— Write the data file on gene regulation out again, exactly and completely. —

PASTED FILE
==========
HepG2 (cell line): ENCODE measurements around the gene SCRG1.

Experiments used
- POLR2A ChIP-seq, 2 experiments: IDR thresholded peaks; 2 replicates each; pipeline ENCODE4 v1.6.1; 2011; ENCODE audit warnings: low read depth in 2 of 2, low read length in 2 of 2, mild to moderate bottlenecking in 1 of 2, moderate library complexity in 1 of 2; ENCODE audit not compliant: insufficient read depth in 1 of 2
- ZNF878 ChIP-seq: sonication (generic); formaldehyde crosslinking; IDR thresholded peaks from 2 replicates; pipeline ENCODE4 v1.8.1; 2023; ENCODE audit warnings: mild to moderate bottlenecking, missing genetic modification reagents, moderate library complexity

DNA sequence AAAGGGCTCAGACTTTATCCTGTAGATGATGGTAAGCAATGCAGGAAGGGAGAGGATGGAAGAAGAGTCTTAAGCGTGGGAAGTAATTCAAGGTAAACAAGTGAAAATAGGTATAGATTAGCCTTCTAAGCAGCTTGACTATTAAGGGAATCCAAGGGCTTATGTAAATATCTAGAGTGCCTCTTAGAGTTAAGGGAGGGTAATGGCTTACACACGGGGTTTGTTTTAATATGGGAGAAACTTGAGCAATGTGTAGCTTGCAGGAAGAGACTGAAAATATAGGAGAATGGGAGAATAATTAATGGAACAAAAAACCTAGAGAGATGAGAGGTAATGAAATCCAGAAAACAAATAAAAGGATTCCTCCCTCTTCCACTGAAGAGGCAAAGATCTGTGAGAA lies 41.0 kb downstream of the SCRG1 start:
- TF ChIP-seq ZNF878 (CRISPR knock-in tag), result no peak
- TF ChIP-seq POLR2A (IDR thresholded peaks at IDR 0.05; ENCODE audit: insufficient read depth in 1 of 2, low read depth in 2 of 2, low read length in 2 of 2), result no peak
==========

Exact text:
HepG2 (cell line): ENCODE measurements around the gene SCRG1.

Experiments used
- POLR2A ChIP-seq, 2 experiments: IDR thresholded peaks; 2 replicates each; pipeline ENCODE4 v1.6.1; 2011; ENCODE audit warnings: low read depth in 2 of 2, low read length in 2 of 2, mild to moderate bottlenecking in 1 of 2, moderate library complexity in 1 of 2; ENCODE audit not compliant: insufficient read depth in 1 of 2
- ZNF878 ChIP-seq: sonication (generic); formaldehyde crosslinking; IDR thresholded peaks from 2 replicates; pipeline ENCODE4 v1.8.1; 2023; ENCODE audit warnings: mild to moderate bottlenecking, missing genetic modification reagents, moderate library complexity

DNA sequence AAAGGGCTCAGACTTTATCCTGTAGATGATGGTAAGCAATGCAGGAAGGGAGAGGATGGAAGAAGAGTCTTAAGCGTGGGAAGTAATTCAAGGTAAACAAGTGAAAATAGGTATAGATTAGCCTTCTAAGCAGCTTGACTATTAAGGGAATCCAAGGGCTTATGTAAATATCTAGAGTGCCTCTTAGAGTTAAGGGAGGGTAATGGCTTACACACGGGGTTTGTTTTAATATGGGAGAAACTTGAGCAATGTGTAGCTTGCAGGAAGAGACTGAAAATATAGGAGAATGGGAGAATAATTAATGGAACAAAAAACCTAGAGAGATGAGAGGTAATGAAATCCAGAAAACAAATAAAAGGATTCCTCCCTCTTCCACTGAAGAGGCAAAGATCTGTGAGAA lies 41.0 kb downstream of the SCRG1 start:
- TF ChIP-seq ZNF878 (CRISPR knock-in tag), result no peak
- TF ChIP-seq POLR2A (IDR thresholded peaks at IDR 0.05; ENCODE audit: insufficient read depth in 1 of 2, low read depth in 2 of 2, low read length in 2 of 2), result no peak